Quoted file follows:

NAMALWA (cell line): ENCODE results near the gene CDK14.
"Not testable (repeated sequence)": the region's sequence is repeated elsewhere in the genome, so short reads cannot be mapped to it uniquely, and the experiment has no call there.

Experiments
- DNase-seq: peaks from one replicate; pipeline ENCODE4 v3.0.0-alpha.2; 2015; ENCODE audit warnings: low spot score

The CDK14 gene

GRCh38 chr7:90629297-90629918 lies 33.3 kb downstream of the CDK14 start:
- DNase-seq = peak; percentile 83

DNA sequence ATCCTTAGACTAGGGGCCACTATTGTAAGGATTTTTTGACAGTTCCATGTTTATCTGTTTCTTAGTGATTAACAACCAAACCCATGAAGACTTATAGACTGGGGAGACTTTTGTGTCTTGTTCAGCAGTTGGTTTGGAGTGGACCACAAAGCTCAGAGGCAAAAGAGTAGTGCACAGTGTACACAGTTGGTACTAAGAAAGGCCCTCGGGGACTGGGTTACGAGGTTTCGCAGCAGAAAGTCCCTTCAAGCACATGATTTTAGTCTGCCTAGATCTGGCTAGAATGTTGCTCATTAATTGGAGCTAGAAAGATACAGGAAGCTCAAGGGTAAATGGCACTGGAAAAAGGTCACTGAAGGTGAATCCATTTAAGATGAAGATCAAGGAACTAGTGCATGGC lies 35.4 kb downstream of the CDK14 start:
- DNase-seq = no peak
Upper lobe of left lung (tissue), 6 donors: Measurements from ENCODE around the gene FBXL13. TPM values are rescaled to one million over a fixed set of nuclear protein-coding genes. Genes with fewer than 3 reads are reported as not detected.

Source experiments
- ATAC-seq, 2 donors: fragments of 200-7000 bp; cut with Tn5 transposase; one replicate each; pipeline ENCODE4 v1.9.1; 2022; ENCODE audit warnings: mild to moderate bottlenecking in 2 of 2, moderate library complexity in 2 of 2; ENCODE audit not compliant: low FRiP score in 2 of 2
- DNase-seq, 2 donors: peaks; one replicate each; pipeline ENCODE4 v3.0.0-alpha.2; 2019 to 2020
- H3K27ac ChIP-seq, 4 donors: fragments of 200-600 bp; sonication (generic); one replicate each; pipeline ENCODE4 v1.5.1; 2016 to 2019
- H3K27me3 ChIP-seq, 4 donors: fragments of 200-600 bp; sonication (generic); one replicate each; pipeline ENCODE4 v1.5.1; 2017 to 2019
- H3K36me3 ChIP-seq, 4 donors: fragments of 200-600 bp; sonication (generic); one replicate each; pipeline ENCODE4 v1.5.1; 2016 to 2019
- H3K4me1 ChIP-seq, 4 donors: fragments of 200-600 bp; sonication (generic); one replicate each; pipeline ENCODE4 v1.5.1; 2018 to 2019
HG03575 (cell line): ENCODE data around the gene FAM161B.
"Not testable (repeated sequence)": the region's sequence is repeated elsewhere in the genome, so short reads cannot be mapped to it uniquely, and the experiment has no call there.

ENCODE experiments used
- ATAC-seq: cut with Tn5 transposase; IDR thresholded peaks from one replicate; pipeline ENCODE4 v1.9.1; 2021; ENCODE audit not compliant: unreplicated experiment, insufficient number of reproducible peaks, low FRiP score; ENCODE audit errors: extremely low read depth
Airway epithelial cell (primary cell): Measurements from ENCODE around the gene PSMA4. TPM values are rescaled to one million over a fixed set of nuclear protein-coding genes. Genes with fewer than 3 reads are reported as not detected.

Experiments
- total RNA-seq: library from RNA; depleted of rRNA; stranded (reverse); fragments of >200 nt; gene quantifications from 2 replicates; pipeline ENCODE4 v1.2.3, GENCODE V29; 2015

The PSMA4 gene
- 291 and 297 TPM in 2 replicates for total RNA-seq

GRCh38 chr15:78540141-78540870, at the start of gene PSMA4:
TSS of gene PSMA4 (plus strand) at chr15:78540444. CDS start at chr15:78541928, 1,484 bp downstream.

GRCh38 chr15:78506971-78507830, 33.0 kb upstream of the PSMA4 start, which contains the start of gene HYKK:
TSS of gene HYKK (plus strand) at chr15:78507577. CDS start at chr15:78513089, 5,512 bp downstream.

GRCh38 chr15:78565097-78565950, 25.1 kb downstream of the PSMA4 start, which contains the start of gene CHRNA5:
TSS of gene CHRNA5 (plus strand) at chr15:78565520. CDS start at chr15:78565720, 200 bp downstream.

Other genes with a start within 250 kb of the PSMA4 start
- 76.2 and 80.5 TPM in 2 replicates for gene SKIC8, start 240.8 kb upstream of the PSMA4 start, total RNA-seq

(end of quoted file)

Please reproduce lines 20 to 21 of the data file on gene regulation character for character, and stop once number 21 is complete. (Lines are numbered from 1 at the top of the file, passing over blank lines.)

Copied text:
ENCODE experiments used
- ATAC-seq: cut with Tn5 transposase; IDR thresholded peaks from one replicate; pipeline ENCODE4 v1.9.1; 2021; ENCODE audit not compliant: unreplicated experiment, insufficient number of reproducible peaks, low FRiP score; ENCODE audit errors: extremely low read depth